I live in a decently “progressive” city in India. It’s wealthy and many of the residents are very well educated. The majority are interested in Western culture, some have family living in the US, others simply really like to watch ‘Friends.’ Everyone I spend my free time with is young and well aware of the world around them. One of my American friends feels comfortable talking casually about her period with her male Indian roommates and no one bats an eye at the topic. It’s a different world than that of the rural schoolhouse I visited with my colleague. While still facing discrimination, urban women are in a better position to speak out than their rural counterparts. Better educated at home and in school, these women understand the science of menstruation and are able to recognize misogyny in the patriarchal society. These are the women who are changing social norms and crushing taboos in India.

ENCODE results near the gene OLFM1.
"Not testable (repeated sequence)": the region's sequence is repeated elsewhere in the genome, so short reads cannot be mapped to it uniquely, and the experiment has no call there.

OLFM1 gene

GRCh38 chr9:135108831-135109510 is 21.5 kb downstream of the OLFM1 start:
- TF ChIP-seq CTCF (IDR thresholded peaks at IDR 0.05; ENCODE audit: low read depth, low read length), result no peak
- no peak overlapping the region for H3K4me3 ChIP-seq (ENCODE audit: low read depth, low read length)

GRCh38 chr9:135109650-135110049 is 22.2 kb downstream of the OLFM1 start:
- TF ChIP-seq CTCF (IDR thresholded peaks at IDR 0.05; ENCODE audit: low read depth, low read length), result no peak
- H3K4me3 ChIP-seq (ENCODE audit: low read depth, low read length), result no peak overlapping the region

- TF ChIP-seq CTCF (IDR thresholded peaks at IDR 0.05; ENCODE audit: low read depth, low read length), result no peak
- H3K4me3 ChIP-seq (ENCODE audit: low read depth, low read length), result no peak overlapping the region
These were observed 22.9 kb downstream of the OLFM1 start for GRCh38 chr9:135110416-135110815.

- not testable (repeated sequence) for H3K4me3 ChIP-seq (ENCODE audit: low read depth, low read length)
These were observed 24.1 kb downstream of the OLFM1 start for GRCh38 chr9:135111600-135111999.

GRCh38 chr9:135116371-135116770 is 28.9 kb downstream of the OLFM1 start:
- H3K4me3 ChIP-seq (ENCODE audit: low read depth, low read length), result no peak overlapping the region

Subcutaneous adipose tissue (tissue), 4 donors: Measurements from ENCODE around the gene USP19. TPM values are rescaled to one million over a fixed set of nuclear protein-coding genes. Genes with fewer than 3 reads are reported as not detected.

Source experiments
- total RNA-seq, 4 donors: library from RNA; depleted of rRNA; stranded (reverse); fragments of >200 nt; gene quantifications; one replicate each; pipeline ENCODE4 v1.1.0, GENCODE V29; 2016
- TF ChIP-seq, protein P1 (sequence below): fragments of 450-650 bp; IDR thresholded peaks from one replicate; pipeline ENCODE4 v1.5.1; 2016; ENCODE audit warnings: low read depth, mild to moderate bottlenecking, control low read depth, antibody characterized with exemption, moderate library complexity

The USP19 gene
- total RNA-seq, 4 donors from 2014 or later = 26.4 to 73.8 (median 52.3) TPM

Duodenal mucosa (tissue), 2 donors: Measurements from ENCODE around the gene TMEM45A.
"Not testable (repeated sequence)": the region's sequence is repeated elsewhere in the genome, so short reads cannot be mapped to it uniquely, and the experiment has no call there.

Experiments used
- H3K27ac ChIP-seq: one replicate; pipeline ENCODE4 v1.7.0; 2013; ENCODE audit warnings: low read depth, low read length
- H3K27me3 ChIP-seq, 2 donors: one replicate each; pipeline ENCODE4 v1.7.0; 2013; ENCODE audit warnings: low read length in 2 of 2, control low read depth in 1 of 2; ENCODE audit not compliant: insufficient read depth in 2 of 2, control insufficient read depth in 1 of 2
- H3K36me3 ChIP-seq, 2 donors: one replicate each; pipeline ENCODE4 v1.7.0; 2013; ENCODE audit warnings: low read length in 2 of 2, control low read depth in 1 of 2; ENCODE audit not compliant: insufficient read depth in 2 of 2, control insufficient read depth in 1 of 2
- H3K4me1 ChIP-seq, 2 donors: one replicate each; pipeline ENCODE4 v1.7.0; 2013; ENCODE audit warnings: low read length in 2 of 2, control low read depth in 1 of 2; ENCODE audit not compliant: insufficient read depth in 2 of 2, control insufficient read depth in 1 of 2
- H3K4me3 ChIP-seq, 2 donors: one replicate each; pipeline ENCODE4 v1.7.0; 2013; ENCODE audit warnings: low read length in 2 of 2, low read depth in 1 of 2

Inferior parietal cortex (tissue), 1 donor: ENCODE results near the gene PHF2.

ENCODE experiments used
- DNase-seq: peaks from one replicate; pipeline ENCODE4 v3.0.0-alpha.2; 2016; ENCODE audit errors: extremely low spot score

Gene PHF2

My friend aside, not all women feel comfortable talking about menstruation in the urban environment. Sanitary pads are available in the markets, but they often appear quite large and bulky. I’ve seen tampons in the large supermarket in the mall, but I don’t believe there are any tampons with applicators in India. People buy and own these items, they talk about the subject in the classroom, but there are still issues with women feeling ashamed of the natural process of their bodies.

The biggest taboo I see for urban women with menstruation is the prevalent idea that menstruating women cannot enter the mundir, or Hindu temple, due to the impurity. Recently, an Indian temple chief said women should only be allowed to enter a temple once a machine can detect whether or not they are “pure” (not menstruating) or “impure” (menstruating).